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Thrusday, January 30, 2014. Take your seat Take out your Warm-ups Timed Writing Analyze the impact of rising nationalism and the social issues of the Industrial Revolution on the development of revolutions in 1848. Underline your thesis when finished. Today’s Agenda. Timed Writing

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thrusday january 30 2014
Thrusday, January 30, 2014
  • Take your seat
  • Take out your Warm-ups

Timed Writing

Analyze the impact of rising nationalism and the social issues of the Industrial Revolution on the development of revolutions in 1848.

Underline your thesis when finished

today s agenda
Today’s Agenda
  • Timed Writing
  • Begin Notes – Revolutions of 1848
  • Homework:
    • Read RQ’s pgs 710 – 720

TheRevolutionsOf 1848

“The Springtime of Peoples”

today s standard
Today’s Standard

10.2 Students compare and contrast the major democratic revolutions.

10.2.2 Compare the major ideas of philosophers and their effects on the democratic revolutions in England, the United States, France, and Latin America, e.g. John Locke, Charles-Louis Montesquieu, Jean-Jacques Rousseau, Simón Bolívar, Thomas Jefferson, James Madison).

10.2.5 Discuss how nationalism spread across Europe with Napoleon but was repressed for a generation under the Congress of Vienna and Concert of Europe until the Revolutions of 1848.

Abbreviated/Modified Standard:

10.2.1/5 Students discuss and compare the effects of the major revolutions, Napoleonic age and enlightenment ideas on the spread of nationalism across Europe, the resurgence of conservatism and these things lead to the revolutions of the 1820’s, 1830 and 1848

essential question
Essential Question

What factors contributed to the revolutions of 1848 and how did these events change Europe?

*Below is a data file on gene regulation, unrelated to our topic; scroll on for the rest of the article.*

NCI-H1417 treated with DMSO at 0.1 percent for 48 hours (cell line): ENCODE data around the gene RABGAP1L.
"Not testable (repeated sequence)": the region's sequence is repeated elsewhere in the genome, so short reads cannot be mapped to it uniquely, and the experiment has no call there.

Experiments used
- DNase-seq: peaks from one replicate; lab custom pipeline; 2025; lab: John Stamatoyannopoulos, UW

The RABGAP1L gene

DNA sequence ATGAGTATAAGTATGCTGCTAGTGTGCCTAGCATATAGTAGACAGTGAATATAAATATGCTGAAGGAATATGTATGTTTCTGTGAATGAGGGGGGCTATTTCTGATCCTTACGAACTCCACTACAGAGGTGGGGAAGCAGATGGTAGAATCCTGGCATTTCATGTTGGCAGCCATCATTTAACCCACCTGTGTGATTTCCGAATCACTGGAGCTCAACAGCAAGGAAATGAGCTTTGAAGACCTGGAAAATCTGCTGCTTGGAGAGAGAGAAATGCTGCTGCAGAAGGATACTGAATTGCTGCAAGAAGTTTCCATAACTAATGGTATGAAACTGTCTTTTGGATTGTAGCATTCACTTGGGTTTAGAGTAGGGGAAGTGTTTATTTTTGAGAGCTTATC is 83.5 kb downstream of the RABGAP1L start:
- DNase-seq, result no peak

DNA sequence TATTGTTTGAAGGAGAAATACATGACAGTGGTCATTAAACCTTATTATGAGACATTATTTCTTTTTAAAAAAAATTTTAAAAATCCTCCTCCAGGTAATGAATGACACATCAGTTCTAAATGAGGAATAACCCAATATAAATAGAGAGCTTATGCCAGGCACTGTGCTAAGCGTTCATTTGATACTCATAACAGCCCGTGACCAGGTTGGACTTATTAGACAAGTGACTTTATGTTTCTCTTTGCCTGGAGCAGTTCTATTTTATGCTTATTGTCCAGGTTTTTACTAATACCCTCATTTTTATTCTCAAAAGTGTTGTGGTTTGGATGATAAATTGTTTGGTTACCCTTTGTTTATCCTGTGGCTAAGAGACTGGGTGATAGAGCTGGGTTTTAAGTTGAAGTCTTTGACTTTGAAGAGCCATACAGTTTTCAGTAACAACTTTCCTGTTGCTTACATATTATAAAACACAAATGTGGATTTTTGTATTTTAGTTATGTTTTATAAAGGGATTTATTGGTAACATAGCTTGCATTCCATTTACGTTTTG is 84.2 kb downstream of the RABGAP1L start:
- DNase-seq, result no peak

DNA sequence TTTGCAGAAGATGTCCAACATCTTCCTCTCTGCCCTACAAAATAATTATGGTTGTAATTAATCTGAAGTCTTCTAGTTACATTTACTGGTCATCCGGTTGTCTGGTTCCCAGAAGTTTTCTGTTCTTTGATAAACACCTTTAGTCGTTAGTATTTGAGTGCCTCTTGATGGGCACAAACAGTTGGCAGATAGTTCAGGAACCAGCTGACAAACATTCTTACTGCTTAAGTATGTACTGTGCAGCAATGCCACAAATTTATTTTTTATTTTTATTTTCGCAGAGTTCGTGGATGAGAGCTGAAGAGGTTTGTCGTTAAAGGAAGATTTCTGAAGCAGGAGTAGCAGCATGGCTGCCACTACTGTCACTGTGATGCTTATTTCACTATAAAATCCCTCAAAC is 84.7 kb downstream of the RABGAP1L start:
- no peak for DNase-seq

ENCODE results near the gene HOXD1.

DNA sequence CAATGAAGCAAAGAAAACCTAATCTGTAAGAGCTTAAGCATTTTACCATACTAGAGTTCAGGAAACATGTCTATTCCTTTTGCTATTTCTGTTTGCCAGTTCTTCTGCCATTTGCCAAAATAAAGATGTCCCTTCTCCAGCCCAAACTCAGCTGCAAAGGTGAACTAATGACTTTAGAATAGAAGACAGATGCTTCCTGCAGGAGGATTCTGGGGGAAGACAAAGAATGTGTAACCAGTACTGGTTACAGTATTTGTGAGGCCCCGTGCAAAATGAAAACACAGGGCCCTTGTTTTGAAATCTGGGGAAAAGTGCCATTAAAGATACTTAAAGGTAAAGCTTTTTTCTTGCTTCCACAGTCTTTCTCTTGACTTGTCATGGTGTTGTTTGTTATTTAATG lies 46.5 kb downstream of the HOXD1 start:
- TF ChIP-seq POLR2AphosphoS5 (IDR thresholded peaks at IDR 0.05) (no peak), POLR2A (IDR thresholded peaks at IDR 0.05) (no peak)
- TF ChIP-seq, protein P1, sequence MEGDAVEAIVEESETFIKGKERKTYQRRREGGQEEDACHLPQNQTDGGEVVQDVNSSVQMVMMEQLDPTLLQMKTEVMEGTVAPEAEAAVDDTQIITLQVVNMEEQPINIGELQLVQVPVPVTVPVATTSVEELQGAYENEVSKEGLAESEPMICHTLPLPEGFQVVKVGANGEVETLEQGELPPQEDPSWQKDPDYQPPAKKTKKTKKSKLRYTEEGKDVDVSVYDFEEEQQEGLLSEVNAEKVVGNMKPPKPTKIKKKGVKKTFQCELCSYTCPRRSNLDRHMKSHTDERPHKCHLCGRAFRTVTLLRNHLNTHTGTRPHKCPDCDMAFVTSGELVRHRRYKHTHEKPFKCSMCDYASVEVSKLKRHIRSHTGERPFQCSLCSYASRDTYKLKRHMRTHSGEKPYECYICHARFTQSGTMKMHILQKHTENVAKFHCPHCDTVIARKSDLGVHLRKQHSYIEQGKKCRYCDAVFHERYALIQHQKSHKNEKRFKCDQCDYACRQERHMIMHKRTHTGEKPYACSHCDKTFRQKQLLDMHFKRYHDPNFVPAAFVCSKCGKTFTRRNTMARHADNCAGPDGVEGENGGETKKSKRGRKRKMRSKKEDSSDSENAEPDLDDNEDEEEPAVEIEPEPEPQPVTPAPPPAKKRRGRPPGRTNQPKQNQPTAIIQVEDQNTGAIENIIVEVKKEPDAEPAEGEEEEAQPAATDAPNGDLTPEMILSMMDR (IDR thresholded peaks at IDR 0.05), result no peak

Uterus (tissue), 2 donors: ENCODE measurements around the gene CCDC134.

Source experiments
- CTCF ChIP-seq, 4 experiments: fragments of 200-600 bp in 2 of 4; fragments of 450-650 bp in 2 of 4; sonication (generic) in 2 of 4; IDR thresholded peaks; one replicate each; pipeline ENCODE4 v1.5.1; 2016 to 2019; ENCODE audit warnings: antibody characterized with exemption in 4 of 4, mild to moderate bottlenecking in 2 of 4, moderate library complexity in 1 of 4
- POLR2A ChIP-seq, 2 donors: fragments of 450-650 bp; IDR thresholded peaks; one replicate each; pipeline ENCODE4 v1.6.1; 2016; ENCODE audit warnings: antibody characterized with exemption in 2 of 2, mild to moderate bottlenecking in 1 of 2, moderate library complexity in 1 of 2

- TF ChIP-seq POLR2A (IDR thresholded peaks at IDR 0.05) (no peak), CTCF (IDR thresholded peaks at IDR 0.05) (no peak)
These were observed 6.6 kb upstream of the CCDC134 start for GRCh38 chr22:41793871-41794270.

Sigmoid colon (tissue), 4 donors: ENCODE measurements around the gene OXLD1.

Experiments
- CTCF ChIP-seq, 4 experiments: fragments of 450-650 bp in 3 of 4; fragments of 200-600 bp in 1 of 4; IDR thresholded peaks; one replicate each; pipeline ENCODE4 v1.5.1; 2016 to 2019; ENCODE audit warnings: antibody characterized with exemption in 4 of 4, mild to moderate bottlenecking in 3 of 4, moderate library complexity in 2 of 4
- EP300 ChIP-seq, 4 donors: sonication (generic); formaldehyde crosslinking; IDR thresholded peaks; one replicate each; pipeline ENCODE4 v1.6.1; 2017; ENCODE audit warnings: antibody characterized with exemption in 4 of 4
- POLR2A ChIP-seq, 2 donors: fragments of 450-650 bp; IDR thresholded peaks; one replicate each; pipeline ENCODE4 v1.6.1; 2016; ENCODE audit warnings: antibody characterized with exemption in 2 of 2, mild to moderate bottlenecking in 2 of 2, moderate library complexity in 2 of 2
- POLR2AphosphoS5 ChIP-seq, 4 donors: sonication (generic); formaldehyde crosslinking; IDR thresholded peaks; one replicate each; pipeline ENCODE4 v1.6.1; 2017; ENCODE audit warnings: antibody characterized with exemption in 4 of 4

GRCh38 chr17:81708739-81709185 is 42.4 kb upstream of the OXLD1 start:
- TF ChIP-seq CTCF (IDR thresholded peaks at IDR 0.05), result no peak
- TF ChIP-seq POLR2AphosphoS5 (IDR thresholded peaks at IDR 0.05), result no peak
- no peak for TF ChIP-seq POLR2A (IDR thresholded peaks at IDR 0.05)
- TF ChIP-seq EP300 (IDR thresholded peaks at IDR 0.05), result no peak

The turning point at which history failed to turn.

--- George Macaulay Trevelyn [1937]

  • The “Hegelian Dialectic”
    • History advances through conflict.
    • One phase of history creates its opposite [ex: absolutism to democracy].



George Wilhelm Friedrich Hegel[1744-1803]


pre 1848 tensions long term
Pre-1848 Tensions: Long-Term
  • Industrialization
    • Economic challenges to rulers.
    • Rapid urbanization.
    • Challenges to the artisan class.
  • Population doubled in the 18c
    • Food supply problems  Malthus
  • Ideological Challenges
    • Liberalism, nationalism, democracy, socialism.
  • Romanticism
  • Repressive Measures
    • Carlsbad Decrees [Prus.]
    • Six Acts [Eng.]
    • Secret police created in many European states.
pre 1848 tensions short term
Pre-1848 Tensions: Short-Term
  • Agricultural Crises
    • Poor cereal harvests
      • prices rose 60% in one year.
    • Potato blight  Ireland
      • Prices rose 135% for food in one year!
  • Financial Crises
    • Investment bubbles burst  railways, iron, coal.
    • Unemployment increased rapidly [esp. among the artisan class].

Working & middle classes are now joined in misery as are the urban and agricultural peasantry!

prince metternich
Prince Metternich

1815:We have redrawn Europe’s map for eternity.

no coherent organized revolutions
No Coherent Organized Revolutions
  • Many different reasons for revolutionary activities.
    • Reactions to long- and short-term causes.
  • Competing ideologies in different countries.
  • Different revolutionary leaders, aims, and goals in different countries.
  • Some countries had no revolutions:
    • England.
    • Russia.
chartist meeting 1848
Chartist Meeting, 1848
  • The Movement reached its height with the Kennington Common demonstration on April 10, 1848.
  • This could have been the prelude to revolution in Britain, but the meeting was peaceful.
  • The Chartist leaders did not follow up on the meeting, and the movement died.
the communist manifesto
The Communist Manifesto

Karl Marx

Friedrich Engels

why did the 1848 revolutions fail
Why did the 1848 Revolutions Fail?
  • They failed to attract popular support from the working classes.
  • The middle classes led these revolutions, but as they turned radical, the middle class held back.
  • Nationalism divided more than united.
  • Where revolutions were successful, the Old Guard was left in place and they turned against the revolutionaries.
  • Some gains lasted [abolition of serfdom, etc.]
  • BUT, in the long term, most liberal gains would be solidified by the end of the 19c:
    • The unification of Germany and Italy.
    • The collapse of the Hapsburg Empire at the end of World War I.
the bottom line
The Bottom Line
  • It looked like the Conservative forces had triumphed.
  • BUT…
    • Things had changed forever.
    • Economic/social problems continued to be constant challenges to the ruling order.